Trump announces deal to reopen government

January 25, 2019

TEHRAN – President Donald Trump on Friday announced that a deal has been reached to end the shutdown and reopen the government.

The announcement came as the partial government shutdown stretched to 35 days, the longest in U.S. history.
President Donald Trump is expected to announce an agreement to temporarily reopen the federal government after the longest shutdown in U.S. history, according to multiple people familiar with the tentative deal.

The agreement, which has been hashed out with congressional leaders, would fund the government through Feb. 15 while negotiators work out a larger immigration and border security compromise, the sources said. The deal does not include funding for the border wall along the U.S.-Mexico border. White House aides and others close to the process cautioned that state of play remains fluid, adding that Trump has been known to change his mind at the last minute.

The pending announcement comes as lawmakers of both parties are looking to the White House for guidance as they search for a way out of the 35-day partial shutdown. Trump has demanded $5.7 billion in funding for a wall along the U.S.-Mexico border, but Democrats have refused to budge.

A decision by Trump to embrace a continuing resolution to briefly reopen the government would mark a major reversal by the president, who has repeatedly rebuffed the idea. During a meeting last week with a bipartisan group of House lawmakers, Trump worried that he might not be able to get funding for his border wall if he agreed to reopen the government while negotiations continue.

“If I open it up, it’s going to be hard to shut down again," Trump said, according to a person in the room.

Sen. John Thune of South Dakota, the No. 2 Senate Republican, said he was unsure what the president would say, but added that the president’s remarks could end the shutdown, “at least temporarily.”

“Hopefully he’ll say something that will give us a path forward,” Thune said on Friday afternoon.

Two Republican aides familiar with the discussions said they believed Trump might declare a national emergency to get funds for his wall if Democrats and Republicans can't reach after briefly reopening the government.

A White House spokeswoman did not immediately respond to requests for comment, though some aides cautioned that the agreement was tentative.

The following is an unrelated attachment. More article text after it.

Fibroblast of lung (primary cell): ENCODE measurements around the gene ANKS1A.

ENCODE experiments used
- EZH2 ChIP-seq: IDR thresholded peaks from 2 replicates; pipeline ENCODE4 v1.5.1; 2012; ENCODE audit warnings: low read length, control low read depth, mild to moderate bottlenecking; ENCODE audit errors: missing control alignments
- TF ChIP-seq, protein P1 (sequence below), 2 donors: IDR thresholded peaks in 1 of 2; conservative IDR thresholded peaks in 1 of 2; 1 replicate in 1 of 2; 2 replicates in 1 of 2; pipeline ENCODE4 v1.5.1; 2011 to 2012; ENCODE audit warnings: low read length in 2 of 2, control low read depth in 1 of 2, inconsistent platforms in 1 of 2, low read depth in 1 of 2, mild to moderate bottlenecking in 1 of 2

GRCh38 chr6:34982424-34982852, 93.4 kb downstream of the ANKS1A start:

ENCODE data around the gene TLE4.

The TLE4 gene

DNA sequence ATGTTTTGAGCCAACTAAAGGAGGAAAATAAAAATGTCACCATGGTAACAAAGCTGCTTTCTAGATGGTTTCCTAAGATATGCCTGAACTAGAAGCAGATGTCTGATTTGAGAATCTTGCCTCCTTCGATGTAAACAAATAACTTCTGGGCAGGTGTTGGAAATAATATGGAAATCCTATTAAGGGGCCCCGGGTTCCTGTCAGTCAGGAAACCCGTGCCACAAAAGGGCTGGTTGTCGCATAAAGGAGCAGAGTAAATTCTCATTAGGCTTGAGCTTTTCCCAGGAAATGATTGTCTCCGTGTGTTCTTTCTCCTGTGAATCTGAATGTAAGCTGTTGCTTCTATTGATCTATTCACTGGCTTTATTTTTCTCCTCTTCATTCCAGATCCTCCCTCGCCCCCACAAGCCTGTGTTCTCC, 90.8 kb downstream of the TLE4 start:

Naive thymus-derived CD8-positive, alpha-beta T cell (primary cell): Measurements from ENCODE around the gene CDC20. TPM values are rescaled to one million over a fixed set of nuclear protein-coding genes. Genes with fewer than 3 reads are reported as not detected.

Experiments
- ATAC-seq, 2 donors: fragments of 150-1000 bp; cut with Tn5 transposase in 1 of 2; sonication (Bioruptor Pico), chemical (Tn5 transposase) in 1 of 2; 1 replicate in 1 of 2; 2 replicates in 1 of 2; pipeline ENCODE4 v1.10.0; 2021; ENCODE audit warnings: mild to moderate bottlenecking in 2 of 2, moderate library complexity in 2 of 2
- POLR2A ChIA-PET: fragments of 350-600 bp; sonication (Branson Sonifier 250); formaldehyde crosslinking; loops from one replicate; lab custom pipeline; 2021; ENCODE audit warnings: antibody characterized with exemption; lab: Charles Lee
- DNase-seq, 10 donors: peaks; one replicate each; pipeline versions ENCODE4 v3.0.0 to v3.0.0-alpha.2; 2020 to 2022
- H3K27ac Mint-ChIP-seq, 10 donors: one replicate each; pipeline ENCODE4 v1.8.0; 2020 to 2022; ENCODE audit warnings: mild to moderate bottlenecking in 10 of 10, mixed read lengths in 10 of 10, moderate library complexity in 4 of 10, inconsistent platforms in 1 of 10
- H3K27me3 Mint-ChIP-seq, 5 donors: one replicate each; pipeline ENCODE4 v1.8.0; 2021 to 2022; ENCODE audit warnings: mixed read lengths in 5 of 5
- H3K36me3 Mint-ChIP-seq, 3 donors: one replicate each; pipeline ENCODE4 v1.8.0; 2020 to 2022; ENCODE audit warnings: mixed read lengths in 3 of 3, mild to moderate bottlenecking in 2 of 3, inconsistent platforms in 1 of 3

The White House has been scrambling to come up with a new approach to ending the shutdown after the Senate on Thursday failed to pass Trump's proposal to reopen the government. The offer would have given temporary legal protection to some undocumented immigrants in exchange for funding for a southern border wall. Only one Democrat voted for the measure, while six Republicans backed a competing Democratic plan to reopen the government through Feb. 8 in the latest signal that the GOP is eager to end the stalemate.

Republican Sen. Lindsey Graham, who met with Senate Majority Leader Mitch McConnell on Friday and spoke to Trump on Thursday, said a series of airport delays that have rippled across the country are “signs of things to come” during the shutdown. He’s been urging the president to endorse the idea of briefly reopening the government to have a three-week immigration debate.

Yet a similar proposal from Senate Minority Leader Chuck Schumer was killed in the Senate on Thursday under pressure from the White House to oppose it. GOP Sen. Mitt Romney of Utah argued at a Republican party lunch in favor of the offering, according to a person familiar with the lunch, but Vice President Mike Pence stumped for the president's plan and GOP unity instead.

Speaker Nancy Pelosi on Friday postponed a scheduled press conference as House leaders waited to see what the president would announce. Senators have been told to stay in Washington. Though the House is no longer in session, many House Democrats have decided to stay in town as news of a potential deal spreads. If the Senate acts on Friday, the House could potentially approve a continuing resolution by Saturday, Democratic sources said.

The Senate opened at noon on Friday, but McConnell planned to speak later in the day after the president’s announcement.

On Friday morning, a wave of airport delays hit the East Coast, which some saw as a visible sign that pressure was mounting on the White House to end the shutdown.

"The President has been briefed and we are monitoring the ongoing delays at some airports. We are in regular contact with officials at the Department of Transportation and the FAA," White House press secretary Sarah Huckabee Sanders said earlier Friday.

Source: politico

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